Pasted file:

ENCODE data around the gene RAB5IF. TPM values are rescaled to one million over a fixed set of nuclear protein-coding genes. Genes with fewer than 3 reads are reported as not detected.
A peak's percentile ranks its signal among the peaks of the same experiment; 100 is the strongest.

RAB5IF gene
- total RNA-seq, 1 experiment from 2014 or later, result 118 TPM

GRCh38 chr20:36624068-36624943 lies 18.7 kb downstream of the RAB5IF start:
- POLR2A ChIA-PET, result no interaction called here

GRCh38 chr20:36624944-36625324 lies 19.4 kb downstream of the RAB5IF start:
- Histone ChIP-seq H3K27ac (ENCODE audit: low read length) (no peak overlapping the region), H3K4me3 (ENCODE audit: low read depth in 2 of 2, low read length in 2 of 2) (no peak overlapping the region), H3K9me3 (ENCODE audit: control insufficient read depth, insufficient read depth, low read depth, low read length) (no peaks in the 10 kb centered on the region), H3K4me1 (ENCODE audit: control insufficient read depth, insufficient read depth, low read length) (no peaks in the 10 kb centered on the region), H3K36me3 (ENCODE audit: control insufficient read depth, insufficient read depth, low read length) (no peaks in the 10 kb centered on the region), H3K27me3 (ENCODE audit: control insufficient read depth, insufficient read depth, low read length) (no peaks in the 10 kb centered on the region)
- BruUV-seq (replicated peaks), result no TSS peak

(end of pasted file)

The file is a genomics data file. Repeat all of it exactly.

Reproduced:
ENCODE data around the gene RAB5IF. TPM values are rescaled to one million over a fixed set of nuclear protein-coding genes. Genes with fewer than 3 reads are reported as not detected.
A peak's percentile ranks its signal among the peaks of the same experiment; 100 is the strongest.

RAB5IF gene
- total RNA-seq, 1 experiment from 2014 or later, result 118 TPM

GRCh38 chr20:36624068-36624943 lies 18.7 kb downstream of the RAB5IF start:
- POLR2A ChIA-PET, result no interaction called here

GRCh38 chr20:36624944-36625324 lies 19.4 kb downstream of the RAB5IF start:
- Histone ChIP-seq H3K27ac (ENCODE audit: low read length) (no peak overlapping the region), H3K4me3 (ENCODE audit: low read depth in 2 of 2, low read length in 2 of 2) (no peak overlapping the region), H3K9me3 (ENCODE audit: control insufficient read depth, insufficient read depth, low read depth, low read length) (no peaks in the 10 kb centered on the region), H3K4me1 (ENCODE audit: control insufficient read depth, insufficient read depth, low read length) (no peaks in the 10 kb centered on the region), H3K36me3 (ENCODE audit: control insufficient read depth, insufficient read depth, low read length) (no peaks in the 10 kb centered on the region), H3K27me3 (ENCODE audit: control insufficient read depth, insufficient read depth, low read length) (no peaks in the 10 kb centered on the region)
- BruUV-seq (replicated peaks), result no TSS peak